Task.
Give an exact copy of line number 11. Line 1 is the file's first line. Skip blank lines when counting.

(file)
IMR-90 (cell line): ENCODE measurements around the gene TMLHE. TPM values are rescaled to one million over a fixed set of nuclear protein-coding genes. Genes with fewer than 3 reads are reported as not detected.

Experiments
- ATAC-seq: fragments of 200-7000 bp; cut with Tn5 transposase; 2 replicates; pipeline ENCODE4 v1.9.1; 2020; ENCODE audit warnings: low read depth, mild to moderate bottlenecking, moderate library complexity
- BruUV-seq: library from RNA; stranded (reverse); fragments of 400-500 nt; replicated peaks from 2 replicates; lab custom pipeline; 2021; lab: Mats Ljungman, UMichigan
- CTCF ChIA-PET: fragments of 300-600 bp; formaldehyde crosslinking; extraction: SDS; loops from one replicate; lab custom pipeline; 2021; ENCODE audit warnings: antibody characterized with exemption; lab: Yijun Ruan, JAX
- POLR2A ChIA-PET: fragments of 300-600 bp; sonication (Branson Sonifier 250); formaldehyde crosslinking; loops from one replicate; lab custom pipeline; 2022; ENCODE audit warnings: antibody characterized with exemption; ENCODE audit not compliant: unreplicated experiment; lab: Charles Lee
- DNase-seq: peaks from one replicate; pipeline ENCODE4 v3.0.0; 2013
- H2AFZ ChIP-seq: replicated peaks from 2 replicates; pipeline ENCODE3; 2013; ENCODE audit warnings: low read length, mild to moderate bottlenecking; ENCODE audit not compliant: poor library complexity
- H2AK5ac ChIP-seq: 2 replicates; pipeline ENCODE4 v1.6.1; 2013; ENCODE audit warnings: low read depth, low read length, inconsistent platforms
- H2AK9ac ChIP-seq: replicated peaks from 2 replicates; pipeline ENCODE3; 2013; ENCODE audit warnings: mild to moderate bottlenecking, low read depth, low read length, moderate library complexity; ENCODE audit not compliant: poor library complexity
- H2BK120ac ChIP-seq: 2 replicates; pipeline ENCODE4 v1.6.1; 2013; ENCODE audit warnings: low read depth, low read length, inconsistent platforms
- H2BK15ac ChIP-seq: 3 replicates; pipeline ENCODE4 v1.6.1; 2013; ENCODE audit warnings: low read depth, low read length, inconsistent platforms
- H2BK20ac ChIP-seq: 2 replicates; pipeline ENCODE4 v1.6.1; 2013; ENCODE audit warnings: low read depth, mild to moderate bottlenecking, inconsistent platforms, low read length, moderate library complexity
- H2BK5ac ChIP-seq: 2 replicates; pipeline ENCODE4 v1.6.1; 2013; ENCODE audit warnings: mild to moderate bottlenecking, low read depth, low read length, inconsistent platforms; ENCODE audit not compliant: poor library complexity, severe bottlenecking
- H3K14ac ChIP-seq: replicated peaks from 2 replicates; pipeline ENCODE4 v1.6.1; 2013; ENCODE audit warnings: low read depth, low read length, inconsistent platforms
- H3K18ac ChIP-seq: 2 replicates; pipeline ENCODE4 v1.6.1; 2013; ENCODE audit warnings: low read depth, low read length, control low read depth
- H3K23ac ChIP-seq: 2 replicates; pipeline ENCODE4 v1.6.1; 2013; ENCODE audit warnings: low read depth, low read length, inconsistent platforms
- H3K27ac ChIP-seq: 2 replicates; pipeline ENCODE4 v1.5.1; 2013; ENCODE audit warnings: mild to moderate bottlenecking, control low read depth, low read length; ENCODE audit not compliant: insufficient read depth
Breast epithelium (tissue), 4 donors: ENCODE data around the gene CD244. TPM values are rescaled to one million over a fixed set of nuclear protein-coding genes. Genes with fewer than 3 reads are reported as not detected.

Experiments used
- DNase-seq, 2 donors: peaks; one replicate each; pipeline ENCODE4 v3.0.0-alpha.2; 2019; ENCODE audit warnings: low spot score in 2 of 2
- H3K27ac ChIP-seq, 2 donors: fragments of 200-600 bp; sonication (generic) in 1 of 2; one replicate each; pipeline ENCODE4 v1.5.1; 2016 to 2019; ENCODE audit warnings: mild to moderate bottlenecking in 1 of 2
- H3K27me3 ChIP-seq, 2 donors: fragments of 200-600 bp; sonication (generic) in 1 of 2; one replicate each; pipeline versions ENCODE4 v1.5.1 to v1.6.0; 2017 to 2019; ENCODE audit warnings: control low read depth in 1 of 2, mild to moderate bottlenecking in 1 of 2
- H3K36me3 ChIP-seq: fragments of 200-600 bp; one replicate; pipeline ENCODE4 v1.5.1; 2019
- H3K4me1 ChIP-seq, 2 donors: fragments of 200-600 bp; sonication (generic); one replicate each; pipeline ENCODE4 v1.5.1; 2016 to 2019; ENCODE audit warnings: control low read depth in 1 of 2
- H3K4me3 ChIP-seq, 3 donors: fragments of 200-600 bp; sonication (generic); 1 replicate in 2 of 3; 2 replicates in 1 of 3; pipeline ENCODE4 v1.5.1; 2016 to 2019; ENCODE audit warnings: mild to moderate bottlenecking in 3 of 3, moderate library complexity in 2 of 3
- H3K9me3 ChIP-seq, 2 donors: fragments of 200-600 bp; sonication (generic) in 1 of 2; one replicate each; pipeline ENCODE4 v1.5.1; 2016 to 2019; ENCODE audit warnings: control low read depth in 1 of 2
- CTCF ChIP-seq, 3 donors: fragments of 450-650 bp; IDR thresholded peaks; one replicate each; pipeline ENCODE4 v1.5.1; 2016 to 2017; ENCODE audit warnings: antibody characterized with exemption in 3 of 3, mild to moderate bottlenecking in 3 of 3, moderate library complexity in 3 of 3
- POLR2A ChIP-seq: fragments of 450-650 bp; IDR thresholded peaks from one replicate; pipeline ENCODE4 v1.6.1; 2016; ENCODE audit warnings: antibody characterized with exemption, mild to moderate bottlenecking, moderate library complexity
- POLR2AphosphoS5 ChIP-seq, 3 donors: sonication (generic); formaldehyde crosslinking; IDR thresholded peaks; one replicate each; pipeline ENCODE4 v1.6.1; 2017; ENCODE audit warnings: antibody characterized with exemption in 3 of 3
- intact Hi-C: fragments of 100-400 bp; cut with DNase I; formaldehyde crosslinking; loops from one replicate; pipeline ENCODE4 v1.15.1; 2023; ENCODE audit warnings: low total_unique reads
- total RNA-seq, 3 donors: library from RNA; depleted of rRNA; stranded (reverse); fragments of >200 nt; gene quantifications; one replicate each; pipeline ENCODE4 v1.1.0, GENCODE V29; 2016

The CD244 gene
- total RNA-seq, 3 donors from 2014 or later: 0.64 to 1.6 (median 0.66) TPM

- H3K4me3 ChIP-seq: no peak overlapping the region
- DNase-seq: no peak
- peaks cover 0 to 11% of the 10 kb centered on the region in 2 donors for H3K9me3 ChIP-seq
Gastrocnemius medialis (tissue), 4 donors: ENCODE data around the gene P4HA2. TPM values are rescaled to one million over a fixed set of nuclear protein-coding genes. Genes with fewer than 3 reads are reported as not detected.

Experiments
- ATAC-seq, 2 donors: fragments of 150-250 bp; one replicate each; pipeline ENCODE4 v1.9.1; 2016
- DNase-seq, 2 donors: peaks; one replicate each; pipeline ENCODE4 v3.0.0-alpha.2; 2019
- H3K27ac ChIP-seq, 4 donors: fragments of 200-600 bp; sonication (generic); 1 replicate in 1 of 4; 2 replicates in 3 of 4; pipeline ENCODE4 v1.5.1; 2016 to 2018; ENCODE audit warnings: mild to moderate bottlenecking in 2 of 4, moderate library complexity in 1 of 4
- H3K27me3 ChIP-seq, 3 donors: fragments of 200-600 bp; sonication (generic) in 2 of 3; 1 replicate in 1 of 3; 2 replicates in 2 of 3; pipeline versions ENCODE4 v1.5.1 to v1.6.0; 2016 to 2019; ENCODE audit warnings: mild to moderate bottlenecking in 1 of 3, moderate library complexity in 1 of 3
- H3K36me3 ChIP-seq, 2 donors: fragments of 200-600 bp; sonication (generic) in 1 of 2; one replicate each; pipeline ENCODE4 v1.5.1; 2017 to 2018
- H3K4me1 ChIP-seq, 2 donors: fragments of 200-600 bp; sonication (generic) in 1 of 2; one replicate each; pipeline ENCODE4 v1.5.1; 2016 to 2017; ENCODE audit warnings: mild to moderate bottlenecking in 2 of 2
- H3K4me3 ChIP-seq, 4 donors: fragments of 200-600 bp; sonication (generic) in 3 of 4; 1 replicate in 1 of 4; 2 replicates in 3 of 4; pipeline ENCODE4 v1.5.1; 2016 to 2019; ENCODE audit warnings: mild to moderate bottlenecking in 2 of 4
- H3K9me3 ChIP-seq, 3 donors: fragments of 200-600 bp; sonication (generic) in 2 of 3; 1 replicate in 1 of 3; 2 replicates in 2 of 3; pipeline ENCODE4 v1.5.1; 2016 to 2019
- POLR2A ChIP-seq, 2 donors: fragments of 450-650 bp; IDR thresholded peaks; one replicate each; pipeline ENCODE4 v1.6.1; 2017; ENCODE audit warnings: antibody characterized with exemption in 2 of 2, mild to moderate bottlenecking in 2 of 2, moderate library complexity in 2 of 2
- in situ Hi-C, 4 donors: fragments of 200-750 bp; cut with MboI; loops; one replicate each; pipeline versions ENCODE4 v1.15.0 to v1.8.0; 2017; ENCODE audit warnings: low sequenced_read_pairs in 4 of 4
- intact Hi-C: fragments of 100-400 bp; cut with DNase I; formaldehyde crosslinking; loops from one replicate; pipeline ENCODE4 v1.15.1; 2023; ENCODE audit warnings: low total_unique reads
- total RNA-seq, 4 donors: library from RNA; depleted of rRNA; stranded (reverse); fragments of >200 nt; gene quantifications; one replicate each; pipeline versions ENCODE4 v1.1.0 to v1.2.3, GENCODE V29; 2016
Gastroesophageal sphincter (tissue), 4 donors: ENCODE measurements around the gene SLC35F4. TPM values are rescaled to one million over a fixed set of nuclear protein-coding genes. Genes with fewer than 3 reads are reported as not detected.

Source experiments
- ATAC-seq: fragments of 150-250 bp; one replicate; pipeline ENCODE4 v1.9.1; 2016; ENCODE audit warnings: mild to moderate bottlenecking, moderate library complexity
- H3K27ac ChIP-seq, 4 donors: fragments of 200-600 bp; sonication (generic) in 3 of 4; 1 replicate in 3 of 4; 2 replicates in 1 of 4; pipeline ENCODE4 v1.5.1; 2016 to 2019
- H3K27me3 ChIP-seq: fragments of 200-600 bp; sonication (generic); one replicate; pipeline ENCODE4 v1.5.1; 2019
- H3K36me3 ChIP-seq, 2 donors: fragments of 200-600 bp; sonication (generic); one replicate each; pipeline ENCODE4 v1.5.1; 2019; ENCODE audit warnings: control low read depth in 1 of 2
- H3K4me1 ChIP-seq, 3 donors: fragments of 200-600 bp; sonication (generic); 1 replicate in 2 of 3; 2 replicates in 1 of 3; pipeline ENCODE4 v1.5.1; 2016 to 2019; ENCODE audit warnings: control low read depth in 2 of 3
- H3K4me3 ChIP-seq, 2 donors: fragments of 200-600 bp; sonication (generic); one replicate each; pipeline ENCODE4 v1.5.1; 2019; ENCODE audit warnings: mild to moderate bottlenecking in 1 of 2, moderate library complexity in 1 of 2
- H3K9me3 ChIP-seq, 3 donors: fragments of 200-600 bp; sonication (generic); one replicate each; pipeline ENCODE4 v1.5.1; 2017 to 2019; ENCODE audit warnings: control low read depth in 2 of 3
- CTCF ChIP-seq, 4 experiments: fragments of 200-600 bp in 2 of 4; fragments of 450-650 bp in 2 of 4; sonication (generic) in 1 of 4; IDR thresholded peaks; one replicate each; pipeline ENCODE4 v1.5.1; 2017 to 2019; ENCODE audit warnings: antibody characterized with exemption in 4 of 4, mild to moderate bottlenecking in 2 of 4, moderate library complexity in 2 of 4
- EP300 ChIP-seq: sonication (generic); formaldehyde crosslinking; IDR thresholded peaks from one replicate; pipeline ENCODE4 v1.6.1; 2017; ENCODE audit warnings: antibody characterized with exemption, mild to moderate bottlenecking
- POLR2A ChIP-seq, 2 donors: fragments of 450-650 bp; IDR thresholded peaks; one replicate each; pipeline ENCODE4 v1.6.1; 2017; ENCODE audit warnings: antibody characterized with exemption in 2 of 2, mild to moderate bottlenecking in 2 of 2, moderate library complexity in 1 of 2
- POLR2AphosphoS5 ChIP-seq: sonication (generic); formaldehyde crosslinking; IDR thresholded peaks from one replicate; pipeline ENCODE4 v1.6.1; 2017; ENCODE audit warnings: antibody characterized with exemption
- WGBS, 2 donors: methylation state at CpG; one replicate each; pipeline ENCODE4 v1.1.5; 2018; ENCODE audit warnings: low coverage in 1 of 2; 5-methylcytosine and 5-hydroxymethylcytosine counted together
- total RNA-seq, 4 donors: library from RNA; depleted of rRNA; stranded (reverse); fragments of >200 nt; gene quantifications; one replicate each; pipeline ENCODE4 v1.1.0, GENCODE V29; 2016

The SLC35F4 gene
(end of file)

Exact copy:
- H2BK120ac ChIP-seq: 2 replicates; pipeline ENCODE4 v1.6.1; 2013; ENCODE audit warnings: low read depth, low read length, inconsistent platforms